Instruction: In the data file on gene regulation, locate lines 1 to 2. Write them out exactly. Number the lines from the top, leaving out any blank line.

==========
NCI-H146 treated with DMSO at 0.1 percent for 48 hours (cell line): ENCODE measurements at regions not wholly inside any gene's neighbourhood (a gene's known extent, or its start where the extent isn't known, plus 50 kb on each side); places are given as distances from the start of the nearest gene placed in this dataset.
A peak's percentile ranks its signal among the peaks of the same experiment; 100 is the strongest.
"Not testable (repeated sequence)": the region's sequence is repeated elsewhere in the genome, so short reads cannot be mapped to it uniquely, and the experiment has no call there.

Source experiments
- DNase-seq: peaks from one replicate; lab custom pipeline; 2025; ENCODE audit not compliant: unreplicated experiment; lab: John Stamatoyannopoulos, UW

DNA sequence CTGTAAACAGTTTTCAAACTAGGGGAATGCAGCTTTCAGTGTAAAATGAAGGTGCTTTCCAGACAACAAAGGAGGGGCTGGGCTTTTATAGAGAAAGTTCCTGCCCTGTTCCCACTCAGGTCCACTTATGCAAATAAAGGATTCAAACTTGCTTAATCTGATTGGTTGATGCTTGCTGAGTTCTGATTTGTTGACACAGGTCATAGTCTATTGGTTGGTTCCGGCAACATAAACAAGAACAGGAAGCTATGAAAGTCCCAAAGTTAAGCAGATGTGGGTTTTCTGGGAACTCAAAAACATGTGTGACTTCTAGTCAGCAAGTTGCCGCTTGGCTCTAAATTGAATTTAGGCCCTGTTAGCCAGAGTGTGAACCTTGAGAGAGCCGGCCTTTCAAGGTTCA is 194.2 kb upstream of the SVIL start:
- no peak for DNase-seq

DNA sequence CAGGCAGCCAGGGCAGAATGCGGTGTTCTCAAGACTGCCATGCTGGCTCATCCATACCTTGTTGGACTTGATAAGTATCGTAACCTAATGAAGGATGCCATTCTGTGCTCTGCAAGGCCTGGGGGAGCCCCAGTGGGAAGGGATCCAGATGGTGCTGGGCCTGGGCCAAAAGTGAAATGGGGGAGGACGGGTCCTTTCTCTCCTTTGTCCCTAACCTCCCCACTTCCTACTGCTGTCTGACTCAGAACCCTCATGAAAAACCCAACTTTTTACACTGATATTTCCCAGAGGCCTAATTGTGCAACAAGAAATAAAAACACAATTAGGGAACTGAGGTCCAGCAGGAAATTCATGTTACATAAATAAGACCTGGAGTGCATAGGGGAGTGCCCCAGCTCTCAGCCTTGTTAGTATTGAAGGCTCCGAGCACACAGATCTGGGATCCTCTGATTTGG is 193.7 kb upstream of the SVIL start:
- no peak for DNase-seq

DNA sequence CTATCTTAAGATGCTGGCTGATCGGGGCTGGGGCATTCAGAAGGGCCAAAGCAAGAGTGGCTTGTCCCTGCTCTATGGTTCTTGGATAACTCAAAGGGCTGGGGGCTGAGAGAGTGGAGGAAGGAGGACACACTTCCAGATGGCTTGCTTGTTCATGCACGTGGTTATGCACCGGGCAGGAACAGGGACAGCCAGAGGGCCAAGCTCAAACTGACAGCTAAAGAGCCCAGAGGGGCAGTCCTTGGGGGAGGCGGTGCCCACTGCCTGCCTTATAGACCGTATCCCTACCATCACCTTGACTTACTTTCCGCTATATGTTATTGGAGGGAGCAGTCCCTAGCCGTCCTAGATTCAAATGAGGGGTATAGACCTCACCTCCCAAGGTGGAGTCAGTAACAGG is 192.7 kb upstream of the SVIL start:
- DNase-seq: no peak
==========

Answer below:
NCI-H146 treated with DMSO at 0.1 percent for 48 hours (cell line): ENCODE measurements at regions not wholly inside any gene's neighbourhood (a gene's known extent, or its start where the extent isn't known, plus 50 kb on each side); places are given as distances from the start of the nearest gene placed in this dataset.
A peak's percentile ranks its signal among the peaks of the same experiment; 100 is the strongest.